But Hawthorne has one big advantage over other writers of his day that has propelled some readers through his books in rapid and frenzied anticipation: the picture that’s usually printed along with the author’s byline. I am combining expletives here from Lynn and Sioux in order to create one, slightly more socially acceptable expletive when I say: oh-my-greasy-gracious-holy-flying-lardfish.

Hawthorne was hot.

This, of course, was before the hair on his head migrated to his face in great, walrus-like excess as it seemed to have been wont to do in that era. I’m not knocking bald, either—I’m knocking those great, sweeping Fuller Brush push-brooms that sprouted out of their upper lips with disappointing regularity. The ones where I imagine they had to slide food up under the Great Wall of Chia like inserting mail into a letter slot, because how else would you get food past all that briar-rose-shrubbery without sucking some of it in? Bleah.

Here he is in his non-massively-mustachio-ed days. This portrait is akin to female English major porn, which is ironic when you consider how he wrote about all that shameful sinfulness. But he does remind us of one of the cardinal rules of writing: show, don’t tell.

Nathaniel Hawthorne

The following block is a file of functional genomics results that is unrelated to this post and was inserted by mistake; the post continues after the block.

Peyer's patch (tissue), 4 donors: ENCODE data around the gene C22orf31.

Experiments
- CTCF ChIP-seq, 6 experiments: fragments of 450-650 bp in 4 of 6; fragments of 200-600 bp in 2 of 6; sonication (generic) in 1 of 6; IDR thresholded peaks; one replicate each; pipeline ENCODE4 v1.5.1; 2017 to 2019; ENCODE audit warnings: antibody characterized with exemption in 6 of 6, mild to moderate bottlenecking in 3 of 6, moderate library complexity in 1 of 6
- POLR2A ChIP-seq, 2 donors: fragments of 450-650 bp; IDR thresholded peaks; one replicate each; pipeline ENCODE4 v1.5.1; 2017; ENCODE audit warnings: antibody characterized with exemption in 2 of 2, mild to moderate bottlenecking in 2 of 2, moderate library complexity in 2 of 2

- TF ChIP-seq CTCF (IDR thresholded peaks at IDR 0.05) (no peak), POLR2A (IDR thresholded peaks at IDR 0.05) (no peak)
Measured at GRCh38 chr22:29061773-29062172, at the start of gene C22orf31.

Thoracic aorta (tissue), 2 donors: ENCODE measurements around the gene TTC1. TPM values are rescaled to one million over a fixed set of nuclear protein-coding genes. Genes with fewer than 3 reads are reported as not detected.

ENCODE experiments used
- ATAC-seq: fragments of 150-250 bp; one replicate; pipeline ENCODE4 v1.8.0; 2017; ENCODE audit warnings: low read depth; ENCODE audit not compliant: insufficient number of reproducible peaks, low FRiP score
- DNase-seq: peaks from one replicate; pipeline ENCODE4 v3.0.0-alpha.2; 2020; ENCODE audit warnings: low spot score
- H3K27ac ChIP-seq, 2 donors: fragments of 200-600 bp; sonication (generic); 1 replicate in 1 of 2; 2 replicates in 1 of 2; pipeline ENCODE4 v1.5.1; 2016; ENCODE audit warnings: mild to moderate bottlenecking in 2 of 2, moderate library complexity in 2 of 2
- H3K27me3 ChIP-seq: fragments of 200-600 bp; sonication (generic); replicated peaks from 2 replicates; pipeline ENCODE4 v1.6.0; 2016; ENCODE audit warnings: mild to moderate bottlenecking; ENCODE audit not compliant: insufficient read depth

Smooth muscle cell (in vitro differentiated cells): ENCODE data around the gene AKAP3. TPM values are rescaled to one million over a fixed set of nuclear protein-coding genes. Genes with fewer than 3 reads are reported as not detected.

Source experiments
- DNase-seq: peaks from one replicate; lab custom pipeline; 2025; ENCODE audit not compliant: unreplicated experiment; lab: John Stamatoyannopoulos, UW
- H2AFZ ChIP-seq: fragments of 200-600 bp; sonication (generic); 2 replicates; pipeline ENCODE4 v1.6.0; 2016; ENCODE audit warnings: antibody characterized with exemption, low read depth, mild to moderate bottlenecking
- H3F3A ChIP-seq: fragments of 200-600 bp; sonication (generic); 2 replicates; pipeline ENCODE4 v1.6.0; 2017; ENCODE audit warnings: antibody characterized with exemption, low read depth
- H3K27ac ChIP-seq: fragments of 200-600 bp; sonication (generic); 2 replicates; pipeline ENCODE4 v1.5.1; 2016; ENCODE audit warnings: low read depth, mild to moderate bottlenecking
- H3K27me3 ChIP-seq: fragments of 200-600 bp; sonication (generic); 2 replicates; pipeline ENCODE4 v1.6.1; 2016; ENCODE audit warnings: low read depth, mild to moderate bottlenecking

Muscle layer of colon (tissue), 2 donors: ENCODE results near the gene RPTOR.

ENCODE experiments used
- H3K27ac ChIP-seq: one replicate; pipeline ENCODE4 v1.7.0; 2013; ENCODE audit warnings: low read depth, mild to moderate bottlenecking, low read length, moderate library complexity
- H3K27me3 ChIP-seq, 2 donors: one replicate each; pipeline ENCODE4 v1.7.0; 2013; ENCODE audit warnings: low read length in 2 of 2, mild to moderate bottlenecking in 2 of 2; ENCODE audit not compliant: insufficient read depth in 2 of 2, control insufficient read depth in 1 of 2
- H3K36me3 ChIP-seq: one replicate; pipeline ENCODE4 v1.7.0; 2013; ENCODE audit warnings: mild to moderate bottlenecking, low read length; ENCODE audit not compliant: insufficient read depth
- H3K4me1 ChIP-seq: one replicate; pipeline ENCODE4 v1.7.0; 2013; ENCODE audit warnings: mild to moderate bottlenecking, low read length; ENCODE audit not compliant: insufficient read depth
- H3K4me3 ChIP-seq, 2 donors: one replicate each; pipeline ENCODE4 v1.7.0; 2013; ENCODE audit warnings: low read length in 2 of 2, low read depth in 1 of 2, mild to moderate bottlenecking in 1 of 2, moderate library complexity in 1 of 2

Michael (on dating his coworker’s mother) in The Office: “The only time you should care about a woman’s age is if she is too young for you. And I am not robbing the cradle. If anything, I am robbing the grave.”

Sunday, June 10, 2012

Improper Poll: Apostropeeved…and Feeling Weally Larry

So…this week’s poll is about grammatical peeves. I’ve mentioned before that I get annoyed when I keep reading plural’s that have been made into possessive’s by the (fairly recent) tendency to add an apostrophe to everything with an s on the end. I’m sure it’s because spellcheck isn’t really able to catch these mistakes since so many words can be either plural or possessive. Still…it’s not that hard to figure out if the noun is more than one thing or owning something. Or a contraction with “is,” as in the sentence, “Dad’s a golfer.”